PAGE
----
You brought up the point that the Niners were playing for the win with the FG to go up 20-7. That’s what he did in his first year and no one on this blog, aside from the Kettle Potters complained.

              With Kaep there is a lot more unpredictability: Lots of upsides, lots of downside when he plays bad. And so far the body of work in close tight games when he has to make a QB read and play in the red zone, he’s come up empty. Like many beat writers, I would have no faith with the ball in Kaep’s hands to win the games. In that situation, there are so many other QB’s I’d rather have.

              They also changed the offense to best suit Kaep’s skills, i.e. Read/Option, Play Action, deeper routes. With Kaep we don’t see a lot of swing passes or screens, it doesn’t fit his game. Less ball control.

              Before we get into that sorry O-Line, that’s the sacrifice we made when we decided to pay Kaep as an elite QB.

              That’s why Harbaugh always looks so uptight.

              Looking back, they probably why they didn’t go with Peyton Manning when they had the chance, because he would run his offense, and not G-Roman’s power runs with 8 lineman.

              But think about it: In 2012, Peyton would have been throwing to Crabs, who is like Reggie Wayne, Moss, is the deep threat like Pierre Garcon, and Kyle Willams as his Wes Welker slot guy. I bet Manning would at least 50 catches to KW.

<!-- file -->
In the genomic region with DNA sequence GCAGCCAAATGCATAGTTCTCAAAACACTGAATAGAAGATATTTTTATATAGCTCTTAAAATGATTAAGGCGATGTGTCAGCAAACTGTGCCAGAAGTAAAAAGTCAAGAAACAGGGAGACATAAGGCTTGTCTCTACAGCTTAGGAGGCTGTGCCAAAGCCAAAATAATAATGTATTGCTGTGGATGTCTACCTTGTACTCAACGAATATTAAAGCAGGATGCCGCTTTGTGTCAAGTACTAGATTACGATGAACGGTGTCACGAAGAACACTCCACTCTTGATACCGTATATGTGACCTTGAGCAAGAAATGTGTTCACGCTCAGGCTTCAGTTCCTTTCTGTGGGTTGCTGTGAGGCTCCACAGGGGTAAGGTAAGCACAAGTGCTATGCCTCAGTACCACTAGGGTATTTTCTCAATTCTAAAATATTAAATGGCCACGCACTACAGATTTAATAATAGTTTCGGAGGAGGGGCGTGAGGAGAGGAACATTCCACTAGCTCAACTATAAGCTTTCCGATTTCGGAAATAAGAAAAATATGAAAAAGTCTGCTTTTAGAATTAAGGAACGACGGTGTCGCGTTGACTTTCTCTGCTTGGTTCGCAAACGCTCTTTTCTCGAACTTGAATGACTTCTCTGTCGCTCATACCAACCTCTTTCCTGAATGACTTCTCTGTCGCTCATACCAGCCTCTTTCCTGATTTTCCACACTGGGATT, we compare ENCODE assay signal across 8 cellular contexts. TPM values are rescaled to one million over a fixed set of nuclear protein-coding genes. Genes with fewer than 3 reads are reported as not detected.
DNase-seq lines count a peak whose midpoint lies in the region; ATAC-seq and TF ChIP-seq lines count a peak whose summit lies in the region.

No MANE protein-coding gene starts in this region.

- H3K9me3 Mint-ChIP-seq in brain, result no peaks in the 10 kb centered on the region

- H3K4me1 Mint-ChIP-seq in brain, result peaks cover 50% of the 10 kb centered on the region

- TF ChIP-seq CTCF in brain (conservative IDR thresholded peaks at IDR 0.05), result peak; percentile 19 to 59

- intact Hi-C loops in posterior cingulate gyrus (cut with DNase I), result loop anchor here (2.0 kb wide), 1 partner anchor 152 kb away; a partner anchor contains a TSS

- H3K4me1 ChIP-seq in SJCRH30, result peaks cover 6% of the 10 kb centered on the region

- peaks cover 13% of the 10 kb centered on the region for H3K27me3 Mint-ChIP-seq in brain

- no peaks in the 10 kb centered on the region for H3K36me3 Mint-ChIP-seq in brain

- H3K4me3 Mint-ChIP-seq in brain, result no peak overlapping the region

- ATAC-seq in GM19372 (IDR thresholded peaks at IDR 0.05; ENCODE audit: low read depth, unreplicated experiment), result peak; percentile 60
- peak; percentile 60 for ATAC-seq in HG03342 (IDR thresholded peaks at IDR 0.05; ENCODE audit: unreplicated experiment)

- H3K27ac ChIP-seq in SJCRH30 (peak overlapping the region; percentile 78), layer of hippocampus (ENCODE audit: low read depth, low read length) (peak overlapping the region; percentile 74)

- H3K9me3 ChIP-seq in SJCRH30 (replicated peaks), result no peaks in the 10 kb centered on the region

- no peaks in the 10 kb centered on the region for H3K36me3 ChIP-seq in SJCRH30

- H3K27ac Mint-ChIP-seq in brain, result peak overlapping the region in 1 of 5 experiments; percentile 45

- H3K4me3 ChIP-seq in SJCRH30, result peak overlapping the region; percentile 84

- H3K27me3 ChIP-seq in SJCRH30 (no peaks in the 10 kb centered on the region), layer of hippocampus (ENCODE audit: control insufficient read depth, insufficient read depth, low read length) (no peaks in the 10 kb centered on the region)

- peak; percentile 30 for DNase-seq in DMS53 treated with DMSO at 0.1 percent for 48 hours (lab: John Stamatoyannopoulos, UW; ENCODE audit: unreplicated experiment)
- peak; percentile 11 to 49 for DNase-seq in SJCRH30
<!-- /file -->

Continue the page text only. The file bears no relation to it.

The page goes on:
No one knew if Peyton could perform at any level, sure he may still be a choker but I would take my chances with Peyton and that 2012 Defense over Alex or Kap to win the 6th trophy.

              1. Hindsight is 20/20. Most people figured Kaepernick would turn out to be a smarter quarterback as he gained more experience. Anyway I used to think so, but now I’m not so sure. Every time I see him in one of those press conferences with that sullen attitude with the giant headphones around his neck ,I think “damn, when is this guy going to get it?” Wish we had Russell Wilson instead of this clown.

  8. I was high on Dion Jordon coming out of college. But now hearing he is suspended again for substance abuse, I’m just disappointed. Reminds me of a TO situation. All the talent in the world and can’t get out of his own way.

  9. Off topic one more time, I don’t think Devon Hester is worthy of the Hall of Fame. He isn’t starting receiver caliber and while he is an electric returner, I don’t think it’s fair to enshrine him solely on special teams.
    Special teams are where people who aren’t as talented at their positions play. Shinning amongst the scrubs only makes you king of the scrubs. The people he is being compared to were truly the best on first team offenses and defenses. While he is a solid returner, he is the 4th receiver in ATL. He’s never had a 1000 yard season even in the pass happy bears offense.